This is all-important, because our lives and our souls depend on encuentro.

Encuentro was said so much during the congreso that I may have made a joke about potential Tequila shots to the word. (Humor is not foreign to the Gospel of Joy. When done in charity, it opens doors.) Encuentro was used so often because of the palpable urgency and responsibility of the message.

This is our first pope from the Americas — and here he is, drawing people’s rapt, furious, and nervous attention. Not everyone is listening, and many of those who are listening don’t listen to every word, for sure. But people are looking in his direction, and they are paying some attention. There is healing happening as people wonder whether perhaps there is something in the sacraments for them to encounter — whether there might just be a call for them to answer.

In his message to us in Mexico City, Pope Francis went back to his apostolic journey in Rio de Janeiro, Brazil, where he talked about the missionary mandate of the Gospel to Christians. During that pilgrimage, he went to our Lady, in the Shrine of Aparecida, where he helped set out a vision for New Evangelization in Latin America and the Caribbean in 2007 one that very obviously influenced his “Gospel of Joy.” He said:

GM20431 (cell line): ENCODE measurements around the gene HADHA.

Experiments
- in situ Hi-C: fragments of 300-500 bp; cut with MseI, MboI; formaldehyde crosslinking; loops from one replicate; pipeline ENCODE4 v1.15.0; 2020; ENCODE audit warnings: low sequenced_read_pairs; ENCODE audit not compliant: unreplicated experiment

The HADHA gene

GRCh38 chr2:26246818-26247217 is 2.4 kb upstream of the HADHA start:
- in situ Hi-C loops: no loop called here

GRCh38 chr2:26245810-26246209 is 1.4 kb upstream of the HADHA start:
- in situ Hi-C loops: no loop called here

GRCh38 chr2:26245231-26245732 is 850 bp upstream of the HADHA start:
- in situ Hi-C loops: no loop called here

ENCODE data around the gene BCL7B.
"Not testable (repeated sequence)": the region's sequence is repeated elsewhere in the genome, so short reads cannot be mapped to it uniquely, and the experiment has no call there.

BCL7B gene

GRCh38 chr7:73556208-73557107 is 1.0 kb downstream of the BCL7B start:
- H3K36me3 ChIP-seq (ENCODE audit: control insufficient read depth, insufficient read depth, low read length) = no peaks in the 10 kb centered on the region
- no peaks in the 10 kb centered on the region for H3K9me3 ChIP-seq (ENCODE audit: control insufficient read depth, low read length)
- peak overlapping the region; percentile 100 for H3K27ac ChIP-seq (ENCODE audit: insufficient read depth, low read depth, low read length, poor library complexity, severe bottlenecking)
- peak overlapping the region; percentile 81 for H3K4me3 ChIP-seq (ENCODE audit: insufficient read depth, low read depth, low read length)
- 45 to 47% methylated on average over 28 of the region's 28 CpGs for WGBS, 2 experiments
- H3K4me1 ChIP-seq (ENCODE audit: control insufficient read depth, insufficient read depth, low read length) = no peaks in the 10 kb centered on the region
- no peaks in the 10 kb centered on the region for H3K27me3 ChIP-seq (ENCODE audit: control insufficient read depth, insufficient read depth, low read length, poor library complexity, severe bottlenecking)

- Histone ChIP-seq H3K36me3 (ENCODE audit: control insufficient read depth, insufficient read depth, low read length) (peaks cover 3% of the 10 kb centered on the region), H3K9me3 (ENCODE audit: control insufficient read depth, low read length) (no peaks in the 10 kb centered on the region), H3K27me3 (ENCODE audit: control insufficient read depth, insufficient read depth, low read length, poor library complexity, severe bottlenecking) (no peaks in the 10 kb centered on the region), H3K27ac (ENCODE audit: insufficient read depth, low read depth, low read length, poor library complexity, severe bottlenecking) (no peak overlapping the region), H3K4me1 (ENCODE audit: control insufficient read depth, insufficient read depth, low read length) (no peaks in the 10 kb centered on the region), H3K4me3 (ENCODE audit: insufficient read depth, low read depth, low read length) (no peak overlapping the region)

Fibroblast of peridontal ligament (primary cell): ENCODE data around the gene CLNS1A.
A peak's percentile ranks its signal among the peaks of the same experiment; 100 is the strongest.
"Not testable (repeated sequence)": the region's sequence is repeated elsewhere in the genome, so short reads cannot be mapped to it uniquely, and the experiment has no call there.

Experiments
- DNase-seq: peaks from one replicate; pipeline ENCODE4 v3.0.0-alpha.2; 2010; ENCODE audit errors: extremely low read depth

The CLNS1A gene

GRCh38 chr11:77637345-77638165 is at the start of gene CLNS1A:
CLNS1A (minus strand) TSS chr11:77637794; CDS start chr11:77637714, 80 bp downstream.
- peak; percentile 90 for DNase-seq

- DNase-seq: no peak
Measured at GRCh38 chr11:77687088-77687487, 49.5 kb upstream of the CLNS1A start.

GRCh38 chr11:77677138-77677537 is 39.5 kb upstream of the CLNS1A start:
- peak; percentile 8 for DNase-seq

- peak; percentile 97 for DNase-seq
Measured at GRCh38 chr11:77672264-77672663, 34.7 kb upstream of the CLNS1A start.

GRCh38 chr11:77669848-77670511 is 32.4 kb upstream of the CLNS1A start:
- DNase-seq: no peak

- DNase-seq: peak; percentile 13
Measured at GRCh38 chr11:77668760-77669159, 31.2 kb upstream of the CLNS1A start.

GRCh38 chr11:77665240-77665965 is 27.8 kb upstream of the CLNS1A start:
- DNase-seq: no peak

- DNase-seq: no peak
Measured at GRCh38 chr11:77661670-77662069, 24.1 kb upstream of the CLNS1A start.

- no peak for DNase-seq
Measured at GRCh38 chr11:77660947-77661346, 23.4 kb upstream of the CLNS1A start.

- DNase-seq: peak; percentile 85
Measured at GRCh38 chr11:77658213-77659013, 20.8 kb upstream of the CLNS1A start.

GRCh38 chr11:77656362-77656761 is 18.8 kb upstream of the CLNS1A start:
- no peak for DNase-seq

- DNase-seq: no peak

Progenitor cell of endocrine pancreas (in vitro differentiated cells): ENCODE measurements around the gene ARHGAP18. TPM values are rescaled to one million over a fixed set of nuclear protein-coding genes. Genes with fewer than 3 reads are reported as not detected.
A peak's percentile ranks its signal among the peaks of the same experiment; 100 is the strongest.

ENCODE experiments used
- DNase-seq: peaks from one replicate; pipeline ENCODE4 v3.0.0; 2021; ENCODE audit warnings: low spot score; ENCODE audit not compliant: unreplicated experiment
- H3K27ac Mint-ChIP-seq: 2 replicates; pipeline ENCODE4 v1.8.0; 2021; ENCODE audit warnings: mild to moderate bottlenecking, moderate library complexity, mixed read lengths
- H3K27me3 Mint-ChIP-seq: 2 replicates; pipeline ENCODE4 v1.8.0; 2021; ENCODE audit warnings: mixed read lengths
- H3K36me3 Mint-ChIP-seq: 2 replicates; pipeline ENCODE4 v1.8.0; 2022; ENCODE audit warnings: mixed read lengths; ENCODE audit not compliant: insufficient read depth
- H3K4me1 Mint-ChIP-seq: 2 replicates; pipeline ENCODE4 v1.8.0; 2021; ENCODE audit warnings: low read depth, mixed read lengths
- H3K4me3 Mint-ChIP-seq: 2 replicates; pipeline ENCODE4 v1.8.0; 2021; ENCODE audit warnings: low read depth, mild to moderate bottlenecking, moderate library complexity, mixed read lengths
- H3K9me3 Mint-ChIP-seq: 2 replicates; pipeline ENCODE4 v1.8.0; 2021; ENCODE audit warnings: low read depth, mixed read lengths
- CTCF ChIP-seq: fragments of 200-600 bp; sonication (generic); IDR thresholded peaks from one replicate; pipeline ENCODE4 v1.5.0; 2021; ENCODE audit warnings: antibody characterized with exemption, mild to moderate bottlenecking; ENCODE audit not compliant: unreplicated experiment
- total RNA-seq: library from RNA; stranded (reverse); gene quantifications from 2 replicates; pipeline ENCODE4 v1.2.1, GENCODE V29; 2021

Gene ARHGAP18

Aparecida proposes putting the Church in a permanent state of mission, carrying out acts of a missionary nature, within the broader context of a common mission: that all of the regular activities of the particular Churches may have a missionary character. And this in the certainty that missionary outreach, more than one activity among others, is a paradigm; that is, it is the paradigm for all pastoral work.

The Church’s intimacy with Jesus is an itinerant intimacy, it presumes that we step out of ourselves, that we walk and sow again and again, in an ever wider radius. The Lord said, “Let us go to the nearby villages to preach, for this is why I have come”. It is vital for the Church not to close in on herself, not to feel satisfied and secure with what she has achieved. If this were to happen the Church would fall ill, ill of an imaginary abundance, of superfluous abundance; in a certain way, she would “get indigestion” and be weakened. We need to go forth from our own communities and be bold enough to go to the existential outskirts that need to feel the closeness of God. He abandons no one, and he always shows his unfailing tenderness and mercy; this, therefore, is what we need to take to all people.